In November 1999, EPA published the 1999 Update of Water Quality Criteria for Ammonia
(1999 Ammonia Update). In the  1999 Ammonia Update, EPA revised several  elements of its
recommended ammonia criteria for ammonia, including the pH and temperature relationship of
the acute and chronic criteria and the averaging period of the chronic criterion.  As a result of


these revisions, EPA's recommended acute criterion for ammonia is now dependent on pH and
fish species, and the chronic criterion is dependent on pH and temperature. At lower temperatures,
the dependency of chronic criterion is also dependent on the presence or absence of early life
stages of fish.

Under the Clean Water Act, EPA is required to publish and periodically update ambient water
quality criteria. These criteria reflect the latest scientific knowledge on the effects of water
pollutants on public health and welfare, aquatic life, and recreation. These criteria guide states,
territories, and authorized tribes in developing water quality standards and ultimately provide a
basis for controlling discharges or releases of pollutants into our nation's waterways.  EPA's
ambient water quality criteria are based solely on data and scientific judgments on the relationship
between pollutant concentrations and the effects on aquatic life, human health, and the
environment.  These criteria do not reflect consideration of economic impacts or the technological
feasibility of reducing chemical concentrations in ambient water.

EPA's previous recommendations in the 1984 Ammonia Criteria suggested that chronic toxicity
was not temperature dependent; data available at that time did not bear out a significant
temperature dependency. During the past several years, EPA re-evaluated the 1984 criteria,  and in
doing so, considered more recent data that were not available for the 1984 criteria, including
invertebrate data and additional fish data, These recent data suggest that invertebrate sensitivity to
ammonia is temperature dependent and that early life stages offish are more sensitive to ammonia
than are adult fish.

Upon publication of the 1999 Ammonia Update, EPA issued a Federal Register notice of
availability for the 1999 Ammonia Update, which summarized changes in the 1999 Ammonia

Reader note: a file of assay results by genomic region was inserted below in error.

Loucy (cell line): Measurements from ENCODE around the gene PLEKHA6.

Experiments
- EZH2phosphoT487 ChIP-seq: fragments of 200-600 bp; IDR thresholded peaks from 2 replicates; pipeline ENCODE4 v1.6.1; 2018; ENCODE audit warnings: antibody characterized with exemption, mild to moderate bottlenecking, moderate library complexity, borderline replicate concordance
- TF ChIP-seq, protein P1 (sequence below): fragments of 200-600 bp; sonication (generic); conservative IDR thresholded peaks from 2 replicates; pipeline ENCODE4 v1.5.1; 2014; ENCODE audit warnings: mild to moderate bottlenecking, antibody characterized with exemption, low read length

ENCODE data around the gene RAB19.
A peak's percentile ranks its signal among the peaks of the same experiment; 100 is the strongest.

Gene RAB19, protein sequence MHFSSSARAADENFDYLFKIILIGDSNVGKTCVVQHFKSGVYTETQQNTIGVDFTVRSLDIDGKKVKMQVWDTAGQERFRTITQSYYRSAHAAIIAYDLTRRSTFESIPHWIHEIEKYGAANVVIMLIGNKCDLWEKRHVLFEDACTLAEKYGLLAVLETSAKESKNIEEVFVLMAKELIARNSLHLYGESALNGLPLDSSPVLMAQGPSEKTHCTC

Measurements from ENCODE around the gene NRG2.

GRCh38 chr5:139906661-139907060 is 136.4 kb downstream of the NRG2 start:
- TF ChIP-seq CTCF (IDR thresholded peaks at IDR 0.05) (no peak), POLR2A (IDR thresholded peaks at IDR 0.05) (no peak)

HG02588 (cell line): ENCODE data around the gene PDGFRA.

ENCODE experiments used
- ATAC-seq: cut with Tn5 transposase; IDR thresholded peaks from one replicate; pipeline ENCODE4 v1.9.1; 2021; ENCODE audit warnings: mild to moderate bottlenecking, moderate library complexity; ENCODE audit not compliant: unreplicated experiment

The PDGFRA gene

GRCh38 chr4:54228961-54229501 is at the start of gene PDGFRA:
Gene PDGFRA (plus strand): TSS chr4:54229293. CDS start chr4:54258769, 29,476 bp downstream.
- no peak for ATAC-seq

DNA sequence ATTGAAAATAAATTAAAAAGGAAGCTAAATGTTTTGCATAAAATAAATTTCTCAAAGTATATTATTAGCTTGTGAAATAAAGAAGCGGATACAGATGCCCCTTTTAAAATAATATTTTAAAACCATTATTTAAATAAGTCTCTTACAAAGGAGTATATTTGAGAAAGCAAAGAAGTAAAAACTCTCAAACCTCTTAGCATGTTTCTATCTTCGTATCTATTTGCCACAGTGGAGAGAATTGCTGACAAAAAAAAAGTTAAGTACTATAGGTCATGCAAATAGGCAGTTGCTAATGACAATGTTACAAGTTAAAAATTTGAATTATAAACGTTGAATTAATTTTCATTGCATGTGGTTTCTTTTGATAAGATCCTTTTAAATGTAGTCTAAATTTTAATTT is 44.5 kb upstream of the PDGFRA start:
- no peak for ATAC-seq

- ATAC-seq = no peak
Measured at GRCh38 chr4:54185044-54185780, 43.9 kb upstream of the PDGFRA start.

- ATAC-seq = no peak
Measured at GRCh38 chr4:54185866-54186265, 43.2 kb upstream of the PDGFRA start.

Update and described EPA's recommendations for implementing the criteria.

For additional information on the 1999 Ammonia Update, contact Brian Thompson, Office of
Science and Technology (OST), U.S. EPA, 401 M Street (4305), SW, Washington DC, 20460,
telephone: (202) 260-3809. You may also view  the full text of the Federal Register Notice on the
Internet at http://www.epa.gov/ost/standards.

(202) 260-5389


Contaminated sediments pose both ecological and human health risks.  Contaminated sediments
serve as a reservoir from which fish and bottom-dwelling organisms can accumulate toxic
chemicals.  These may cause overt toxicity to aquatic organisms and be passed up the food chain
to larger fish,  birds  and mammals until they accumulate to  levels which may be toxic to humans.
In addition, contaminated sediments  create the potential for continued environmental degradation
even where water column levels comply with established water quality criteria. The magnitude of
the sediment contamination problem in the U.S.  is evidenced by the more than 1,200 State fish
advisories that have been issued against consuming fish which have accumulated toxic


bioaccumulative sediment contaminants. A majority of the Great Lakes Areas of Concern are
listed for sediment contamination and the National Sediment Inventory Report to Congress
identified sites nation-wide that are a potential concern for sediment contamination risks.

The EPA Contaminated Sediment Management Strategy, released in 1994, outlines specific
actions the Agency will take to: 1) prevent further sediment contamination that may cause
unacceptable ecological or human health risks;  2) clean-up existing sediment contamination,
where practical, that adversely affects the Nation's water bodies or their uses; 3) ensure that